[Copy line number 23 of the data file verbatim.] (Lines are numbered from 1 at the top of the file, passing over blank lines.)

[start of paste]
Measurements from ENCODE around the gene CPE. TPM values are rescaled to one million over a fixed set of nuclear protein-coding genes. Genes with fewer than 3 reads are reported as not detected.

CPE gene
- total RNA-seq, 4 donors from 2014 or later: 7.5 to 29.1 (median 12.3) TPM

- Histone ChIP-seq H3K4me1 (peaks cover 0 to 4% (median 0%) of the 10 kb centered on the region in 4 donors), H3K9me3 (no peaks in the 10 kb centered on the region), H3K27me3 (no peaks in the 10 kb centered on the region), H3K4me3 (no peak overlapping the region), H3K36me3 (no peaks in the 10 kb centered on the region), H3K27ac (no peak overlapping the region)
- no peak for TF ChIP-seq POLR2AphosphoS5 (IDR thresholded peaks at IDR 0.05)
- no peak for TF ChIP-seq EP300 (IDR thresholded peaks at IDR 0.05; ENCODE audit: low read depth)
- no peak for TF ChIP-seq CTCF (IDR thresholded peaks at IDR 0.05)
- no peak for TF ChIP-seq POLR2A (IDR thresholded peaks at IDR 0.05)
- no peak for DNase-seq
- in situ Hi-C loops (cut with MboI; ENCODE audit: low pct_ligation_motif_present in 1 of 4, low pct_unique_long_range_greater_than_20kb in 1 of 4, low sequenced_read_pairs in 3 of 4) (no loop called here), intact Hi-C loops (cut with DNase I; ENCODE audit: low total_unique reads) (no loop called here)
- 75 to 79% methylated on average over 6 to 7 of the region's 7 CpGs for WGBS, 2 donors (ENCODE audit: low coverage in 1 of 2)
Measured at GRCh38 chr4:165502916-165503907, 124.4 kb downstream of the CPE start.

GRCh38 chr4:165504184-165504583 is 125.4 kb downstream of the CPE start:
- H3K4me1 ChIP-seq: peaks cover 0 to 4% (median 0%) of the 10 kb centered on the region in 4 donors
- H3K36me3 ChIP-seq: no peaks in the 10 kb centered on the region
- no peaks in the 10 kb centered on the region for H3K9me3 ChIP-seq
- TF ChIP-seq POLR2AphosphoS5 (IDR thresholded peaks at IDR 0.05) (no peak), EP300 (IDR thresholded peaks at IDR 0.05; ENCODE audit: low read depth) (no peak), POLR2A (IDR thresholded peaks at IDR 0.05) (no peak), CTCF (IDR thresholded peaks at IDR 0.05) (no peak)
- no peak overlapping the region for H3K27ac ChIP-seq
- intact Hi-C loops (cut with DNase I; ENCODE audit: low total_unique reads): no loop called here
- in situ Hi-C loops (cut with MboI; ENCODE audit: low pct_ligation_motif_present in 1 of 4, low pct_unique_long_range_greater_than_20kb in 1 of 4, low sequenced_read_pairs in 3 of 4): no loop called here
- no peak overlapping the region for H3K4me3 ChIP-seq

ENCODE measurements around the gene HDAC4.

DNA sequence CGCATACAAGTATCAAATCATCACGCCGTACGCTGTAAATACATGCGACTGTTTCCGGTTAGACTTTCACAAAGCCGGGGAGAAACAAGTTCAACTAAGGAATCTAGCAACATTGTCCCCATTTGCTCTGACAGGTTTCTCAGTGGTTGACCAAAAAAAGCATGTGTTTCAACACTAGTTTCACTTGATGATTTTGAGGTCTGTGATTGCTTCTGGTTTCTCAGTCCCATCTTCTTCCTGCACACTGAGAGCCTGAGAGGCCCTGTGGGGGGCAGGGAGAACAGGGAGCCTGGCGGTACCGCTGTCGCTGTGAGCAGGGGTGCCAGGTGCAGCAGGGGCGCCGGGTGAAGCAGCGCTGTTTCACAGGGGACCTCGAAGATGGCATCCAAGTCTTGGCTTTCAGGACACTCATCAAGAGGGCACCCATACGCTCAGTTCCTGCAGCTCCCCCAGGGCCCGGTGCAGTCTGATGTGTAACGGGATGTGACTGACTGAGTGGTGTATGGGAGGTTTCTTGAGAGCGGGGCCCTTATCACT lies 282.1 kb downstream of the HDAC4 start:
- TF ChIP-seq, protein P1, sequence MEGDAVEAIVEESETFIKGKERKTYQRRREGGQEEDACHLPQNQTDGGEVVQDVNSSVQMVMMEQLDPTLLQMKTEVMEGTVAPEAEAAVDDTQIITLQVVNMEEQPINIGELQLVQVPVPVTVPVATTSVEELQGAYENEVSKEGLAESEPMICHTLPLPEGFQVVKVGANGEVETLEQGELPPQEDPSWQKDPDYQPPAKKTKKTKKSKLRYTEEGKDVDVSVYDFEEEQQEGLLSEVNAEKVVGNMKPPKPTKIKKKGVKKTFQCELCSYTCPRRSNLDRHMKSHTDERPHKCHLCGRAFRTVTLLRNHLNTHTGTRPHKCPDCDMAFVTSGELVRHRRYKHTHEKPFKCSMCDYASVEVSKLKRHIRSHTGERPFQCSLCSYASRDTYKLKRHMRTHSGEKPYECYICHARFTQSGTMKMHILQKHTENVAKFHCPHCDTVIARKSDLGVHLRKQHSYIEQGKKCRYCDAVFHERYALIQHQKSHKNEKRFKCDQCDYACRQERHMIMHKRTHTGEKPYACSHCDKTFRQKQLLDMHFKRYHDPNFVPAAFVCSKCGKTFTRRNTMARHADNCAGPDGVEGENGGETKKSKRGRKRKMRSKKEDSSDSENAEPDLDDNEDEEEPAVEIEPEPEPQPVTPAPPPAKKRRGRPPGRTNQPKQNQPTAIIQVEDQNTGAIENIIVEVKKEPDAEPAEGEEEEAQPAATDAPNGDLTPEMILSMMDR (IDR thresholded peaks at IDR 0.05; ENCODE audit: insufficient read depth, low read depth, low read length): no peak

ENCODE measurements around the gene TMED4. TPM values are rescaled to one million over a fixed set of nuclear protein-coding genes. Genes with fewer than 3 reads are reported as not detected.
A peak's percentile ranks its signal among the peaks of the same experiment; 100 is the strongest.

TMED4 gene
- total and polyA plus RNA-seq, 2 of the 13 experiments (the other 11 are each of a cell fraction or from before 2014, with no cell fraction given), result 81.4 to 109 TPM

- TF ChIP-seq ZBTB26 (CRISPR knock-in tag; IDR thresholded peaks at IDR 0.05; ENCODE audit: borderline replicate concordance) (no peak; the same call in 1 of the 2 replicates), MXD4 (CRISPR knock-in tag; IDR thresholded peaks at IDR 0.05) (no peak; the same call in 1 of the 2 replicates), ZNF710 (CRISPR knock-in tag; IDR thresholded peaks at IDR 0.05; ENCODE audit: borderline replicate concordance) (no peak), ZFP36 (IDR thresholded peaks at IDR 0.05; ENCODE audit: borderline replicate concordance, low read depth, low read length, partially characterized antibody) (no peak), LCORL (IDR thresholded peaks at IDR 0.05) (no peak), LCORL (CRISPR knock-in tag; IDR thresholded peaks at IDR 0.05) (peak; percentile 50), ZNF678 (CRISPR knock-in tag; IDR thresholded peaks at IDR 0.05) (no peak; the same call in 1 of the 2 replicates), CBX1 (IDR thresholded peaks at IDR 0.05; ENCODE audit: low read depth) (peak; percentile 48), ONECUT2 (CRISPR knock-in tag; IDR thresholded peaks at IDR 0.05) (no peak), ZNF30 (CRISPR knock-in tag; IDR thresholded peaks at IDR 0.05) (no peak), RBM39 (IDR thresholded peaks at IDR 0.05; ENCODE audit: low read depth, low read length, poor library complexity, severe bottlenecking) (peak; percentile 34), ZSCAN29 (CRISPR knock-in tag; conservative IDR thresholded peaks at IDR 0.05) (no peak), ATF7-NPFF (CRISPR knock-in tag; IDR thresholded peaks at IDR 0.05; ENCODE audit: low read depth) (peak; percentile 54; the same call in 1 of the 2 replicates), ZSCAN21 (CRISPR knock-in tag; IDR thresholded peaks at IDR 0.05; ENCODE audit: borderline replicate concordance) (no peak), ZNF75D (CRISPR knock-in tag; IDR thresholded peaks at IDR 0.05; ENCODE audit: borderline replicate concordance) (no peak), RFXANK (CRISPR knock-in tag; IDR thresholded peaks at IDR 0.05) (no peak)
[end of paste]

DNA sequence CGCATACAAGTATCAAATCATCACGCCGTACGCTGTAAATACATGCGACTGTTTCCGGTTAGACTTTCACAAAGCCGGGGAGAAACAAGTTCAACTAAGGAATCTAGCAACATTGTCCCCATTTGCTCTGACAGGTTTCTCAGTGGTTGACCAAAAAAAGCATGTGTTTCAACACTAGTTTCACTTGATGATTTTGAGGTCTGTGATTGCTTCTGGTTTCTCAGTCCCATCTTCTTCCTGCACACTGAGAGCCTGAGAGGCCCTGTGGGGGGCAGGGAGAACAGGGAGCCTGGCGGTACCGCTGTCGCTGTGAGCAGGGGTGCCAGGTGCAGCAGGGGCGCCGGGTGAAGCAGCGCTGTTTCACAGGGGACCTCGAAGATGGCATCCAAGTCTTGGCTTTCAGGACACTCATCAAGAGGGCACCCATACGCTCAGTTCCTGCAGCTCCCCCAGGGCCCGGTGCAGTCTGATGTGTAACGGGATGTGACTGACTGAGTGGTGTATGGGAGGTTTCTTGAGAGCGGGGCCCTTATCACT lies 282.1 kb downstream of the HDAC4 start: